New lecture series at IU’s Fine Arts Library features artists who create handmade books

Bea Nettles photos

Bea Nettles created her “Mountain Dream Tarot Cards” in the 1970s, before the advent of digital image manipulation tools such as Photoshop. Nettles will speak at IU Bloomington on Oct. 27.

The Fine Arts Library at Indiana University Bloomington is home to many one-of-a-kind objects of art. In addition to its stacks of books covering many facets of art and its making, the library hosts an extensive collection of artists’ books.

Jasmine Burns, the interim head of the Fine Arts Library, has designed a new lecture series to highlight what she describes as their magnificent, historic collection.

“The book arts are part of a wonderfully fluid artistic style that pushes all boundaries of the traditional book form,” she said. “Artists’ books can take on any material format such as flip books; tunnel and accordion books; and decks of cards, to name just a few.”

Karen Baldner book

Karen Baldner, who teaches book arts at Indiana University-Purdue University Indianapolis, even makes the paper for her unique, personal books. She will speak at the Fine Arts Library on Sept. 13.

Burns added that artists’ books are not constrained by medium or their mode of production.

The lecture series will begin this fall with three Midwestern artists who choose books as their medium.

The first guest will be Karen Baldner, an adjunct instructor who leads the book arts minor within Herron’s printmaking BFA program at Indiana University-Purdue University Indianapolis. Baldner’s work is on display in the cases outside the Fine Arts Library.  Work by her students has been shown there in the past.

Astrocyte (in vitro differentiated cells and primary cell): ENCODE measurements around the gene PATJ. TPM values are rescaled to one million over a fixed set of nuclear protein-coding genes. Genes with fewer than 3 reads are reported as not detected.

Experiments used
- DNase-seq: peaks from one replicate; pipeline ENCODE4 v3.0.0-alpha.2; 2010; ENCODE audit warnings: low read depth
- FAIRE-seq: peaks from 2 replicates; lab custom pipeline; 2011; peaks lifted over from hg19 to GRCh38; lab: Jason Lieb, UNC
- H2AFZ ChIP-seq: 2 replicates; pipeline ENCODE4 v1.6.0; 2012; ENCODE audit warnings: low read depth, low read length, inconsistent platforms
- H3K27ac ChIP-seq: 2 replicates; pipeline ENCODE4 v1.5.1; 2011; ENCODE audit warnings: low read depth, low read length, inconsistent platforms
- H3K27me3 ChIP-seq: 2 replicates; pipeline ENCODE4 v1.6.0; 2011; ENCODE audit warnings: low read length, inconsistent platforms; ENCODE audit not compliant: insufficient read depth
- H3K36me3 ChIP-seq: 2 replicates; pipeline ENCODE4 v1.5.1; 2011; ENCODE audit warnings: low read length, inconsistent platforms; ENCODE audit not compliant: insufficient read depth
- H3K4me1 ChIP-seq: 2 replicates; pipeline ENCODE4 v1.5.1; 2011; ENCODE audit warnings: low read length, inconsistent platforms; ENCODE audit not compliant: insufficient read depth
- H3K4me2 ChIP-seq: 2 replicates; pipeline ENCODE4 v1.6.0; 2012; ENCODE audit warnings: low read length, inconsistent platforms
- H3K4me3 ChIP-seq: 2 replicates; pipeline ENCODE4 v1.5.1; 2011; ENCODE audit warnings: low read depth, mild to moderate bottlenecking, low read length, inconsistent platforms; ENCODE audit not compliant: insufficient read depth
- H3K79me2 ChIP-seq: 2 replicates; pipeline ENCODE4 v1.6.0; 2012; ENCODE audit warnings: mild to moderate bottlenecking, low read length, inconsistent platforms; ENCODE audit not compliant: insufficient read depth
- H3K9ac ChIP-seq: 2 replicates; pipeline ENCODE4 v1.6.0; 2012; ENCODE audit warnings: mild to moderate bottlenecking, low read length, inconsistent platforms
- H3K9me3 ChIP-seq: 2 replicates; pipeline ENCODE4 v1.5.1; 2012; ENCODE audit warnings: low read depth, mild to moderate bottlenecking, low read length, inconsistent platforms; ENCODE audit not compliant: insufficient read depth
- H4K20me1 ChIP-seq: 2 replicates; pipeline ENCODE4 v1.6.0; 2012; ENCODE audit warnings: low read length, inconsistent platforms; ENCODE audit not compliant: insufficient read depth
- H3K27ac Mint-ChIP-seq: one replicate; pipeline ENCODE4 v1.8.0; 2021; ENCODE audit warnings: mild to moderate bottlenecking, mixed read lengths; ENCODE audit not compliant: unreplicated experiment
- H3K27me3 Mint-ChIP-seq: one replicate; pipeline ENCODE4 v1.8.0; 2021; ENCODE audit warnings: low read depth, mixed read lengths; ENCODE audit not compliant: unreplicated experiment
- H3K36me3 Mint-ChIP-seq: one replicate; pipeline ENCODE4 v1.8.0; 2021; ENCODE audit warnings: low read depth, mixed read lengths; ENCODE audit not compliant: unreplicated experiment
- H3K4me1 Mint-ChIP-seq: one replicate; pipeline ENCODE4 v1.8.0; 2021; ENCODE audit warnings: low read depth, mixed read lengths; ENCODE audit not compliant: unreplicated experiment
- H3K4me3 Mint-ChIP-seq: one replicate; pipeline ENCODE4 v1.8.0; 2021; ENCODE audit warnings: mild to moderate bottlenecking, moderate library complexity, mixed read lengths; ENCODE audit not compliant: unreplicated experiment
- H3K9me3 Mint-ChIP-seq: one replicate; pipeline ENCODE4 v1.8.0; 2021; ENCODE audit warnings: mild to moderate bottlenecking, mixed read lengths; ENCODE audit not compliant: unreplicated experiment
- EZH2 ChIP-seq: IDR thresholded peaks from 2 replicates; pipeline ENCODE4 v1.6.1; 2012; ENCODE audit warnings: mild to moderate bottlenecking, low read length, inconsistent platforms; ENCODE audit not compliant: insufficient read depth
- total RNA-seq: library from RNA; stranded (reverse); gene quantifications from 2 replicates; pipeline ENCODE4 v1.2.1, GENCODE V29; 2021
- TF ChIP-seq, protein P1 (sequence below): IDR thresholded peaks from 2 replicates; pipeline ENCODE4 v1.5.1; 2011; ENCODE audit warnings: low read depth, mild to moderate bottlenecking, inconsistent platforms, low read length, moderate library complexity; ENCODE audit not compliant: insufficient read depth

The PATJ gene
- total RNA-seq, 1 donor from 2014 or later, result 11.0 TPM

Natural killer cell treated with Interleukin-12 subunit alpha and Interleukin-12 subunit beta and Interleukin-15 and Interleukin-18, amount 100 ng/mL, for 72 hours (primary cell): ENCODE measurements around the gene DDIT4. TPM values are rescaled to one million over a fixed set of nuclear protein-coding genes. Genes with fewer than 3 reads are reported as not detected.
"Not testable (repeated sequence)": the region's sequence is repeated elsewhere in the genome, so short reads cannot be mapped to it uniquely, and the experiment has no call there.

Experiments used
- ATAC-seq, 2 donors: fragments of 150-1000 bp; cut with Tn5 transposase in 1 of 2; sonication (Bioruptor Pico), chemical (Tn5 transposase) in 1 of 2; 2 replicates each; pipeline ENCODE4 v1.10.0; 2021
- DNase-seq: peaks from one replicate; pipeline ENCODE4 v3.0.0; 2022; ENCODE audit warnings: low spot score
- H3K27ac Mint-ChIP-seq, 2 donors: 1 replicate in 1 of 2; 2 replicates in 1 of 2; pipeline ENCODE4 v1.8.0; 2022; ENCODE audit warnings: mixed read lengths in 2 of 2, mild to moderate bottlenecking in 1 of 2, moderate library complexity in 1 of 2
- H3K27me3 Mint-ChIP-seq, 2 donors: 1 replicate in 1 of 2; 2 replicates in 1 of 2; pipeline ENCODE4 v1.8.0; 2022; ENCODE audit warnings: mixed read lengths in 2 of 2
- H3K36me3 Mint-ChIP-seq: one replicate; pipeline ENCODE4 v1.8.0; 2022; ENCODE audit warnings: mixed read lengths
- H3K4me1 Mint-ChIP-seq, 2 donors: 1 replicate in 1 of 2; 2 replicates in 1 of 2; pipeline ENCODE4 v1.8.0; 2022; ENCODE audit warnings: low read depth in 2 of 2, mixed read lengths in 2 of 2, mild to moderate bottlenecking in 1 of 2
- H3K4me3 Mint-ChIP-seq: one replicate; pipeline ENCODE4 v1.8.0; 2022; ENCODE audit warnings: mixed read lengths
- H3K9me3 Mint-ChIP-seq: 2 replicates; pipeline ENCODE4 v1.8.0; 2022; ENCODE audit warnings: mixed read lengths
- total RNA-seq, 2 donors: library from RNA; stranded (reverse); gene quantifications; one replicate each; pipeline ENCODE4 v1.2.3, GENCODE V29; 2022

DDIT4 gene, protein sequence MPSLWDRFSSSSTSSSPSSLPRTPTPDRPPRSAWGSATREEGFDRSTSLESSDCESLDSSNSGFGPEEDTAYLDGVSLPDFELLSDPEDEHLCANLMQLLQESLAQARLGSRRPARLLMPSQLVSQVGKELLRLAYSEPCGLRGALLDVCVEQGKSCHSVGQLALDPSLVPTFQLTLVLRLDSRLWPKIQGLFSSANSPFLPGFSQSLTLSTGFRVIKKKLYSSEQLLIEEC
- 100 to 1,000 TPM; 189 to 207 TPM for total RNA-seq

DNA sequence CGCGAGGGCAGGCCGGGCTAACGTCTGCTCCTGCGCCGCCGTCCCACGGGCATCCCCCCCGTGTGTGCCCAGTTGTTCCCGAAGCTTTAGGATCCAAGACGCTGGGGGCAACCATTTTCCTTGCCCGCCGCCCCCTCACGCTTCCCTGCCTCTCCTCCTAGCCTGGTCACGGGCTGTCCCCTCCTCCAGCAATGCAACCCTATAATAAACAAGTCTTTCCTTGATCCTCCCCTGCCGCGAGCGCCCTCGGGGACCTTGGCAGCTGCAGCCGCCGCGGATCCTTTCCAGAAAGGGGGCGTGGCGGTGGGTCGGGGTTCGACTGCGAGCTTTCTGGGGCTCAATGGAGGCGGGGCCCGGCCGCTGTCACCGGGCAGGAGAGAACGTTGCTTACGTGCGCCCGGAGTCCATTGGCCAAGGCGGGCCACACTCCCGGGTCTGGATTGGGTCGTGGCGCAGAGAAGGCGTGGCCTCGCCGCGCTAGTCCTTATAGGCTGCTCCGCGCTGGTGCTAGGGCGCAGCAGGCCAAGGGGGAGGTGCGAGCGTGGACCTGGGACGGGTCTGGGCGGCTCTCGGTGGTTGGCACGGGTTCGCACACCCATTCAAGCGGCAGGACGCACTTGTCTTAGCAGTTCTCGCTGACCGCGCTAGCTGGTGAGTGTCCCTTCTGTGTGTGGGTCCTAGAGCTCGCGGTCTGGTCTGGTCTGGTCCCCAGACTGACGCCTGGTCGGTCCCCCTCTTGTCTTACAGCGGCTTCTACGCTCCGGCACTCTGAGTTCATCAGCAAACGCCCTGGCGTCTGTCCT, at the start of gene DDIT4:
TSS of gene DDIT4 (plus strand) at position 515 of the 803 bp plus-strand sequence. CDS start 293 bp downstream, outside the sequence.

Each of the artist talks in the Fine Arts Library Reading Room will be free and open to the public:

  • 5:30 p.m. Sept. 13, Karen Baldner — Often working in mixed media, Baldner makes her own paper and incorporates human hair into many of her books. Her German-Jewish heritage and experiences in post-war Germany inspire her artwork.
  • 5 p.m. Oct. 27, Bea Nettles — Known primarily for photographic works that are highly autobiographical, Nettles draws her imagery from nature and her experiences as an aging woman. Photographs from her “Mountain Dream Tarot Cards” are on display at the Metropolitan Museum of Art in New York City.
  • 5:30 p.m. Nov. 15, David Wolske — The history and traditions of letterpress printing and fine-art printmaking influence Wolske’s abstract style. He uses a variety of wood type, metal type and digital tools when creating his books. Wolske earned his MFA in graphic design at IU Bloomington.

“This is the first year for this series, but I hope to make it an ongoing event,” Burns said.

As part of the upcoming renovation of the Eskenazi Museum of Art, the Fine Arts Library will relocate from the iconic I.M. Pei building to a larger, permanent space on the ninth floor of the Herman B Wells Library. The current Fine Arts Library location is expected to close in summer 2017.

David Wolske prints

David Wolske adapts the visual language of letterpress printing in works such as, from left, “Vessel No. 1,””Bad at Maths No. 2” and “Vessel No. 3.” He will speak at IU Bloomington on Nov. 15.

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